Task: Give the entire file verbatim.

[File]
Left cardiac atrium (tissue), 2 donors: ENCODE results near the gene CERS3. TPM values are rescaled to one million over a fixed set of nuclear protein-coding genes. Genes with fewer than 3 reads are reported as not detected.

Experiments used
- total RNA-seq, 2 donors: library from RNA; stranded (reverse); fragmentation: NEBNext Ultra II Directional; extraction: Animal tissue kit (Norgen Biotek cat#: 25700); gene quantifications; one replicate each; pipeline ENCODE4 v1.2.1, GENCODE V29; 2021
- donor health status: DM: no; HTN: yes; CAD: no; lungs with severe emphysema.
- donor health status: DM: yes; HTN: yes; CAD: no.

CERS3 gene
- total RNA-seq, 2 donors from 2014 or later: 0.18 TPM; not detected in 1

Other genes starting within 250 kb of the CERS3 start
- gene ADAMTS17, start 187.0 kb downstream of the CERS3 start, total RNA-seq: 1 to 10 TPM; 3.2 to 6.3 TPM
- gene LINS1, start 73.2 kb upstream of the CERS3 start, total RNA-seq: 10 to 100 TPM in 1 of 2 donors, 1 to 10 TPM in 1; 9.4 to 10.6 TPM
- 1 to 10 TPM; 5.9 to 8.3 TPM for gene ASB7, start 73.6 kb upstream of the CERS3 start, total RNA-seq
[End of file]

Left cardiac atrium (tissue), 2 donors: ENCODE results near the gene CERS3. TPM values are rescaled to one million over a fixed set of nuclear protein-coding genes. Genes with fewer than 3 reads are reported as not detected.

Experiments used
- total RNA-seq, 2 donors: library from RNA; stranded (reverse); fragmentation: NEBNext Ultra II Directional; extraction: Animal tissue kit (Norgen Biotek cat#: 25700); gene quantifications; one replicate each; pipeline ENCODE4 v1.2.1, GENCODE V29; 2021
- donor health status: DM: no; HTN: yes; CAD: no; lungs with severe emphysema.
- donor health status: DM: yes; HTN: yes; CAD: no.

CERS3 gene
- total RNA-seq, 2 donors from 2014 or later: 0.18 TPM; not detected in 1

Other genes starting within 250 kb of the CERS3 start
- gene ADAMTS17, start 187.0 kb downstream of the CERS3 start, total RNA-seq: 1 to 10 TPM; 3.2 to 6.3 TPM
- gene LINS1, start 73.2 kb upstream of the CERS3 start, total RNA-seq: 10 to 100 TPM in 1 of 2 donors, 1 to 10 TPM in 1; 9.4 to 10.6 TPM
- 1 to 10 TPM; 5.9 to 8.3 TPM for gene ASB7, start 73.6 kb upstream of the CERS3 start, total RNA-seq